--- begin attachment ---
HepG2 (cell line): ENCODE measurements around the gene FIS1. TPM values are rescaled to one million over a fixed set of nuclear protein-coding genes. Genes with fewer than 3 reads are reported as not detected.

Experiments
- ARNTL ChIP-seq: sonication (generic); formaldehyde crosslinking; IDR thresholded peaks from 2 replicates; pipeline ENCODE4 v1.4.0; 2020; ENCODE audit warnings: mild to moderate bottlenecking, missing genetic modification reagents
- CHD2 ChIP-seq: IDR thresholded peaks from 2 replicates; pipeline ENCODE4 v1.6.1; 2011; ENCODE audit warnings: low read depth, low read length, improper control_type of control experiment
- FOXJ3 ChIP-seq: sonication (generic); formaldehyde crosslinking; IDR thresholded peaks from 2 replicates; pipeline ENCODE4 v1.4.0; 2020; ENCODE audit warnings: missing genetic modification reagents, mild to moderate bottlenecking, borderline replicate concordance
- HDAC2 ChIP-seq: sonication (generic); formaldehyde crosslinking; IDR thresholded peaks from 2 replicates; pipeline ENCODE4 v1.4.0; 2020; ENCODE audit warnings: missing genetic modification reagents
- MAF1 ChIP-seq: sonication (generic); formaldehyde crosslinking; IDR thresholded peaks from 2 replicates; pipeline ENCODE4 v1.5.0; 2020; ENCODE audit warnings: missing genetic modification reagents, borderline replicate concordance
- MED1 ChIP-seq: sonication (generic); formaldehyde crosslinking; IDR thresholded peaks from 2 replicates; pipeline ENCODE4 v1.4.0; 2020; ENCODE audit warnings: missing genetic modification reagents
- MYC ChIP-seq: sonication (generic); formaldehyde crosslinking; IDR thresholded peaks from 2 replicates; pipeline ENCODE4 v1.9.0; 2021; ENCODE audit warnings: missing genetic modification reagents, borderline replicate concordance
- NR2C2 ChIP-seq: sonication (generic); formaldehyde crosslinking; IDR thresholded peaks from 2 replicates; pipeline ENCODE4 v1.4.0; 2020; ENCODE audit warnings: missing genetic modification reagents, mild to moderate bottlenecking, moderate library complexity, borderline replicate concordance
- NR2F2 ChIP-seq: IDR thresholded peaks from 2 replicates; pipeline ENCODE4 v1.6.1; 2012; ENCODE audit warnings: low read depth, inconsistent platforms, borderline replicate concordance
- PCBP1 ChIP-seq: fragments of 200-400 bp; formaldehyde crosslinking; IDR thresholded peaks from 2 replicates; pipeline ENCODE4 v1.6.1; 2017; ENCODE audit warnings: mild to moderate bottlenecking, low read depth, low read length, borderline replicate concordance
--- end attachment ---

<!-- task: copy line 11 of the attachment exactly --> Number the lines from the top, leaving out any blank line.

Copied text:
- NR2F2 ChIP-seq: IDR thresholded peaks from 2 replicates; pipeline ENCODE4 v1.6.1; 2012; ENCODE audit warnings: low read depth, inconsistent platforms, borderline replicate concordance